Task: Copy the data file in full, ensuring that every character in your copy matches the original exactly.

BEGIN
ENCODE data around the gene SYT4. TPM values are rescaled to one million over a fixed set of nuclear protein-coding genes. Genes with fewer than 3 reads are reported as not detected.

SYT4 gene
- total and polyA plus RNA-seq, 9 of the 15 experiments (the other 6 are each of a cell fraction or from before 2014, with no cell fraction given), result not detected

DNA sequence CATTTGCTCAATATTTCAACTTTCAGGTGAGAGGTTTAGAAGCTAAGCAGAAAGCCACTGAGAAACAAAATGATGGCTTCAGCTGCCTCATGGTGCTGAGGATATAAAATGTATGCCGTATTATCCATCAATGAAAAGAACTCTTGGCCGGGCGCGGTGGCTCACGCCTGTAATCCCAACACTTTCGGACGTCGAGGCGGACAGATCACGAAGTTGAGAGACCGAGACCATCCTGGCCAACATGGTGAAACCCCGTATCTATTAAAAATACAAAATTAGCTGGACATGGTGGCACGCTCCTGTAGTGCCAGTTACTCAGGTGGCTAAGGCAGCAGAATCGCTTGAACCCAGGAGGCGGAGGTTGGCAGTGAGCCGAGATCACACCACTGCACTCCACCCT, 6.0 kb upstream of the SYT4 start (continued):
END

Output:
ENCODE data around the gene SYT4. TPM values are rescaled to one million over a fixed set of nuclear protein-coding genes. Genes with fewer than 3 reads are reported as not detected.

SYT4 gene
- total and polyA plus RNA-seq, 9 of the 15 experiments (the other 6 are each of a cell fraction or from before 2014, with no cell fraction given), result not detected

DNA sequence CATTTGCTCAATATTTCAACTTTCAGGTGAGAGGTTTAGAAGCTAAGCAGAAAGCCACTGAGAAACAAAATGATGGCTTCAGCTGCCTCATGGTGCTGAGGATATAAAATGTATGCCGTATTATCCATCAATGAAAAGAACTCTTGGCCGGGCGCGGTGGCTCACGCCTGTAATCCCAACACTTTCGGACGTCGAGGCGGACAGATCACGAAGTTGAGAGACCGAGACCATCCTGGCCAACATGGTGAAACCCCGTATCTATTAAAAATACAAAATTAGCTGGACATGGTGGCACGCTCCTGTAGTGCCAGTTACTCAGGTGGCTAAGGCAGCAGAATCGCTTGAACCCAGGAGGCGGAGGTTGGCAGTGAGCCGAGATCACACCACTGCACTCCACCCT, 6.0 kb upstream of the SYT4 start (continued):